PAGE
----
Interview: Brig. Gen. Robert M. Shea
Recruiting IT officers is job 1
Brig. Gen. Robert M. Shea, the Marine Corps' assistant chief of staff for command, control, communications, computers and intelligence, is also intelligence director and chief information officer. A 28-year veteran, he is one of the first communications military occupation specialists to become a general officer.
Brig. Gen. Robert M. Shea
Who's In Charge
Brig. Gen. Robert M. Shea
Assistant Chief of Staff for Command, Control, Communications, Computers and Intelligence ; Chief Information Officer
Brig. Gen. James M. Feigley
Commander, Marine Corps Systems Command
Debra M. Filippi
Deputy Assistant Chief of Staff for C4I; Deputy CIO
Col. Jeffrey Hemler
Director, C4I Systems Integration Branch
Col. Kenny A. Inman
Director, Plans Branch
Col. Kevin McHale
Director, Resources Branch; Director, Year 2000 Program Office
Col. Michael Albano
Director, Marine Corps Tactical Software Support Activity
(in millions, calendar 1997)
General Dynamics Corp./GTE Government Systems Corp. . . . . . $76.0
Corp. . . . . . . . . . . . . .$74.0
Litton PRC . . . . . . . . .$19.0
Dell Computer Corp. .$14.0
Logicon Inc./Northrop Grumman Corp. . . . . $13.0
Inacom Government Systems . . . . . . . . . . . $8.0
Smartonix Inc. . . . . . . $8.0
GE Capital IT
Solutions . . . . . . . . . . .$2.4
McBride and Associates Inc. . . . . . . . . . . . . . . . $2.3
Total . . . . . . . . . . . . $219.7
Sources for this GCN Snapshot include the Marine Corps
In July 1998, he took his current position and received his star after serving as director of command, control and communications systems of the Pacific Command at Camp H.M. Smith, Hawaii.
The Massachusetts native received a master's degree in management from Central Michigan University. He also attended the Command and Staff College and the Industrial College of the Armed Forces at the National Defense University.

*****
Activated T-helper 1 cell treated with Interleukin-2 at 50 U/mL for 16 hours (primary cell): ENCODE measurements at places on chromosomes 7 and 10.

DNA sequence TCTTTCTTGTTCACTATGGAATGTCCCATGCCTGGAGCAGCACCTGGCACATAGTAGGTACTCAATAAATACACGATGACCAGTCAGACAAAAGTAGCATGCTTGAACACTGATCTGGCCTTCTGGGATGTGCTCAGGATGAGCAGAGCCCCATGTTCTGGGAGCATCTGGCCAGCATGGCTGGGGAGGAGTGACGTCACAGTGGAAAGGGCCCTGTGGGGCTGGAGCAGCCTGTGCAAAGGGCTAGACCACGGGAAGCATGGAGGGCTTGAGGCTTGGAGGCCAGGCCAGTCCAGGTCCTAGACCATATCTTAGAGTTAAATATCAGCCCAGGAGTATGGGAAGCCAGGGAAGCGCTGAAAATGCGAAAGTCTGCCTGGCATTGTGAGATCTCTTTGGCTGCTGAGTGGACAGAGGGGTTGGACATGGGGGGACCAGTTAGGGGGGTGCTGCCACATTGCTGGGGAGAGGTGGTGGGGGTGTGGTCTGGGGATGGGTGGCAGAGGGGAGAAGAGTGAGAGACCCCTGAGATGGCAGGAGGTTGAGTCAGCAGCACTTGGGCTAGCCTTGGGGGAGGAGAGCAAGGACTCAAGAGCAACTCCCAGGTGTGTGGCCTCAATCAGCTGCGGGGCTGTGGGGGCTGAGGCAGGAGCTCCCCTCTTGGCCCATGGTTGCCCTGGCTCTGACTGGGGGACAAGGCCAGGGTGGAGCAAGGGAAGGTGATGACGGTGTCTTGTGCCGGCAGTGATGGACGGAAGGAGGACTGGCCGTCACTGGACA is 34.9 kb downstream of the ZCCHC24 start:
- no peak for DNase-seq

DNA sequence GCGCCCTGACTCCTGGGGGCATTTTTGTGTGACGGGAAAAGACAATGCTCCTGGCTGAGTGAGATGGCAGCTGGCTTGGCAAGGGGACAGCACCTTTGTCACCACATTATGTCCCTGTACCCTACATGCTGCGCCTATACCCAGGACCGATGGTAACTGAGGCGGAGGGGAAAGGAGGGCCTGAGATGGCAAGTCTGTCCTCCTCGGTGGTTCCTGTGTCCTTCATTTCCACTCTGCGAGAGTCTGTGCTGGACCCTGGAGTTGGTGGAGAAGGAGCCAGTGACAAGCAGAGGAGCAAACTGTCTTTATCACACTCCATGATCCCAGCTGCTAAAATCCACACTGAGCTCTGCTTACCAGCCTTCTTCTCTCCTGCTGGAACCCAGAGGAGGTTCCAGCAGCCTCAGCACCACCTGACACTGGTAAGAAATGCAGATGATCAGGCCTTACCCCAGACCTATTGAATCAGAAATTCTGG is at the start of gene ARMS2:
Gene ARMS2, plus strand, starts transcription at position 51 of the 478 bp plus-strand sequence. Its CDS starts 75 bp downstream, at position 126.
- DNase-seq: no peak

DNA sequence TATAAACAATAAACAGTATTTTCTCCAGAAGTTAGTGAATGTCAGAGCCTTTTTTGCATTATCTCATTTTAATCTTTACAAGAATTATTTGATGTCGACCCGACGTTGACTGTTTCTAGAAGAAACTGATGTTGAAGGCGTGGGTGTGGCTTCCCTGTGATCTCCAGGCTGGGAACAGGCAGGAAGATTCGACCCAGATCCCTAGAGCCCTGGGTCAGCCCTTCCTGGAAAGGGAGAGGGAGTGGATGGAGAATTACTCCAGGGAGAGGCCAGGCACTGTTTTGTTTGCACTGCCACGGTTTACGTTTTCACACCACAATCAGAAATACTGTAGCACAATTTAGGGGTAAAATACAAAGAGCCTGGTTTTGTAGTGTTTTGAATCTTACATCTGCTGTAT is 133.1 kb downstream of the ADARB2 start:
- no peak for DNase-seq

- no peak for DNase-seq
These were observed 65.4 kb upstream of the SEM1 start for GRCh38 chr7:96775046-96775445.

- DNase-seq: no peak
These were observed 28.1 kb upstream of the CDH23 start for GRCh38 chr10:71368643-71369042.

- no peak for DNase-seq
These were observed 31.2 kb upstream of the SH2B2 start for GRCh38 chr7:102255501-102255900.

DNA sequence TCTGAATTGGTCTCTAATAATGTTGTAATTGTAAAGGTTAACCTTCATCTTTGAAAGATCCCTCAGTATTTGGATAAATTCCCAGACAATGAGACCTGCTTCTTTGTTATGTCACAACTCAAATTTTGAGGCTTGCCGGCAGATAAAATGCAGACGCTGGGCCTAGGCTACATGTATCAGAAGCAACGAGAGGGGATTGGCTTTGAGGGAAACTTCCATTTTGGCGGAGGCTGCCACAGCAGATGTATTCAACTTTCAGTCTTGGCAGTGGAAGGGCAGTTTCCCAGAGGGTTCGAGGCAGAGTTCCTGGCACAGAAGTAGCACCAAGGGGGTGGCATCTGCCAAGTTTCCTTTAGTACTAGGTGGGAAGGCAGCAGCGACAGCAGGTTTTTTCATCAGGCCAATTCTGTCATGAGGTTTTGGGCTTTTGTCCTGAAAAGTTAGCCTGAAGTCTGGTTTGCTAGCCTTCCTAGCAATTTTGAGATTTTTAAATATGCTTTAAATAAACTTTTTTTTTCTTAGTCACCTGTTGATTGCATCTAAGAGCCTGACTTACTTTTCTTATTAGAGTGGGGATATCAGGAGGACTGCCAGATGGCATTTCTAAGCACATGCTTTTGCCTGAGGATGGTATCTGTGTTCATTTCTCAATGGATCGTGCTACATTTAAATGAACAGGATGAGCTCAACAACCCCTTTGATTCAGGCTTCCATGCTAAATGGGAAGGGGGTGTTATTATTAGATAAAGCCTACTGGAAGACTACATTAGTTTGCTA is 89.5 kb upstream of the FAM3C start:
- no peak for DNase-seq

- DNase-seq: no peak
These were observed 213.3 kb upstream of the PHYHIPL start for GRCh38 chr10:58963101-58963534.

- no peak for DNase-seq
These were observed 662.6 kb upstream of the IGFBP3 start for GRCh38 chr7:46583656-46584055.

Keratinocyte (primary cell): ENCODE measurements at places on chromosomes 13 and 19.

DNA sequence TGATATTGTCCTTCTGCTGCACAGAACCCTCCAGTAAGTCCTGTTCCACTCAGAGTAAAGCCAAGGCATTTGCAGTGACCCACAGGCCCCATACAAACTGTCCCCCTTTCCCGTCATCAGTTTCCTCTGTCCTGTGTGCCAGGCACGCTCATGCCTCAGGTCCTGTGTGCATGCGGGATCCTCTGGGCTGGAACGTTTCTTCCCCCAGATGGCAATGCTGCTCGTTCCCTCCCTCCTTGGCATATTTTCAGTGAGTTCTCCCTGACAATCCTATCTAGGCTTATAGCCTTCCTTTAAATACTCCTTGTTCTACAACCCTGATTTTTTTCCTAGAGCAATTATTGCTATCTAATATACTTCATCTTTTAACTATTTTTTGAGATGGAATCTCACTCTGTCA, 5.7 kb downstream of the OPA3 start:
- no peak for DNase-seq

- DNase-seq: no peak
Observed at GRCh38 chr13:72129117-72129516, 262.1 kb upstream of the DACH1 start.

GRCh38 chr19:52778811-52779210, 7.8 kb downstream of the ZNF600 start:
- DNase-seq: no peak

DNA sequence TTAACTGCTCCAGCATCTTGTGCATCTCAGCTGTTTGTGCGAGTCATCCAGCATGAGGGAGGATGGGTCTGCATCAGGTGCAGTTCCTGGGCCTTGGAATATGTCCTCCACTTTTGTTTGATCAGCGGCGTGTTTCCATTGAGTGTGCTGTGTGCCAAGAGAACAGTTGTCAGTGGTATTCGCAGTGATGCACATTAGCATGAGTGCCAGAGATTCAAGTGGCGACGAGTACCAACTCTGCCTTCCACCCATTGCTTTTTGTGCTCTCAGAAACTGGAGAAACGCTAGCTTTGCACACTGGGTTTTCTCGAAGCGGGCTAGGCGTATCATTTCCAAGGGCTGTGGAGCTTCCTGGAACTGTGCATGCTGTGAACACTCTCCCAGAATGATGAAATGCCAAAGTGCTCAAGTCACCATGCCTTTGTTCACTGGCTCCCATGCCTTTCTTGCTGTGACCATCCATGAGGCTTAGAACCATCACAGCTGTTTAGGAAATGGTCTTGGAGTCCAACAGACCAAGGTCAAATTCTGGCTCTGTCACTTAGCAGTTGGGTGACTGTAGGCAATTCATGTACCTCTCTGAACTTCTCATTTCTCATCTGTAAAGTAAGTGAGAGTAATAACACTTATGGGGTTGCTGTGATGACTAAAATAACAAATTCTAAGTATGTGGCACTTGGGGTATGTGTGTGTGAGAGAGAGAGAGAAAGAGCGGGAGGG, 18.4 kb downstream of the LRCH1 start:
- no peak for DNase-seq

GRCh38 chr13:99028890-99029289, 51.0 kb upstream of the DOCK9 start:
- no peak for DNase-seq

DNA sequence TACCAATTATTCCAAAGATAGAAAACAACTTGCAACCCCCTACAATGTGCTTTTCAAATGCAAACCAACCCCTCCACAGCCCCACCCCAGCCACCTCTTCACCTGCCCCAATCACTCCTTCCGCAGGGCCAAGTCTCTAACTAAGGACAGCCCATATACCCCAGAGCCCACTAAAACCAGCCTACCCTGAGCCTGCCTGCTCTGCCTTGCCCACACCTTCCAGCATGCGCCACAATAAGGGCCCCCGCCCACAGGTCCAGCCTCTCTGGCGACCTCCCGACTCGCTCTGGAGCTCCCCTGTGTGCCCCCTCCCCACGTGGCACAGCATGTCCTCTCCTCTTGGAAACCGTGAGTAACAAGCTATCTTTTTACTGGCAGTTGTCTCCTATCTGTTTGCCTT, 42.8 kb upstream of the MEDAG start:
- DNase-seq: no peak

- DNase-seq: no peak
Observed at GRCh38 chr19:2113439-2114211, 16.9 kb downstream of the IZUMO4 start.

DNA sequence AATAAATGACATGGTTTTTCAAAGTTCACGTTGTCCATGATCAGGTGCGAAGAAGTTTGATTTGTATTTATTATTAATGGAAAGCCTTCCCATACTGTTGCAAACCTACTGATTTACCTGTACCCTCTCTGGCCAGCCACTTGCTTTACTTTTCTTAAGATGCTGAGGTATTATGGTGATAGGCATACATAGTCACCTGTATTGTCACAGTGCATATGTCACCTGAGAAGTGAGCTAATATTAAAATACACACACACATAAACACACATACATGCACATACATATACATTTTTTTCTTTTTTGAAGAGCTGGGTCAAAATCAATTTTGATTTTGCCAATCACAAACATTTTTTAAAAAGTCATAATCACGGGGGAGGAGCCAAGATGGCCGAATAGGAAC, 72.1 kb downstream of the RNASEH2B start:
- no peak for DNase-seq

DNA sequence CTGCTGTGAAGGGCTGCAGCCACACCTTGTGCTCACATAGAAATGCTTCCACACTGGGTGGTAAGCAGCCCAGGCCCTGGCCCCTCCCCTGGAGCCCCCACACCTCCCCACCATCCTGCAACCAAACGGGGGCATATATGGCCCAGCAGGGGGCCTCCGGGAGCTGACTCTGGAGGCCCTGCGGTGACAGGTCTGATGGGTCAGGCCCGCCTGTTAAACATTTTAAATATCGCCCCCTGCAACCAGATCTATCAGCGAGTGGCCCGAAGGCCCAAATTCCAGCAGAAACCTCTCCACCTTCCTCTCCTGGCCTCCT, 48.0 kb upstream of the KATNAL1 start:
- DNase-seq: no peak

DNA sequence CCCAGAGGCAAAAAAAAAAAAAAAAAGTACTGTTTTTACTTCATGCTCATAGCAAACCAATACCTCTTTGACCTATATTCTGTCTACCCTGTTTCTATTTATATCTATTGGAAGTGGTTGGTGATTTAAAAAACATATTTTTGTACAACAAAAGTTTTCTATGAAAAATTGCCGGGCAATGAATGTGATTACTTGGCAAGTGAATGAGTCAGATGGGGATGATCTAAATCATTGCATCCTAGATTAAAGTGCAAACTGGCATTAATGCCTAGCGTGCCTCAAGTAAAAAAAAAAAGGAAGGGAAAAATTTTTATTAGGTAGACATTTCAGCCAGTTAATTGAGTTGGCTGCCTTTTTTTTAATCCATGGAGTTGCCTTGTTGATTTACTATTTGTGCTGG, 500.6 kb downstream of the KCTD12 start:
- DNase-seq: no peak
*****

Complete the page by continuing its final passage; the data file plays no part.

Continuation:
Shea recently spoke with GCN about the need to recruit and retain an information technology staff, and about the Corps' systems infrastructure and security plans.
Besides having to monitor the transition of the Marine Corps' 80,000 users from Banyan Worldwide Vines 8.5 and StreetTalk 8.5 to Microsoft Windows NT Server 4.0 and Exchange 5.5 , the service's Network Operations Center last year began deploying Microsoft Systems Management Server and the TimeStep Secure VPN Solution from TimeStep Corp. of Kanata, Ontario. Capt. Carl M. Wright, the center's chief information security officer, said the center also will bolster systems security by adding boundary firewalls and interdiction tools for the Corps' ashore and fleet networks. Center staff members will begin deploying the new security tools next month.
SHEA: My biggest priority after year 2000 is personnel, human resources, recruiting and retention.
You can be the first to know that in January, for the 55th straight month, the Marine Corps made its recruiting goals. Recruiting and retention are big challenges.
The commandant, Gen. James L. Jones, has a 10-point plan to improve recruitment of new Marines into specific military occupation specialties (MOSes).
Eighty-five percent of recruits currently are guaranteed [a particular] MOS when they enter the Marine Corps, with 15 percent having open contracts.
The commandant wants more open contracts, and he wants higher scores on tests to determine MOS placement.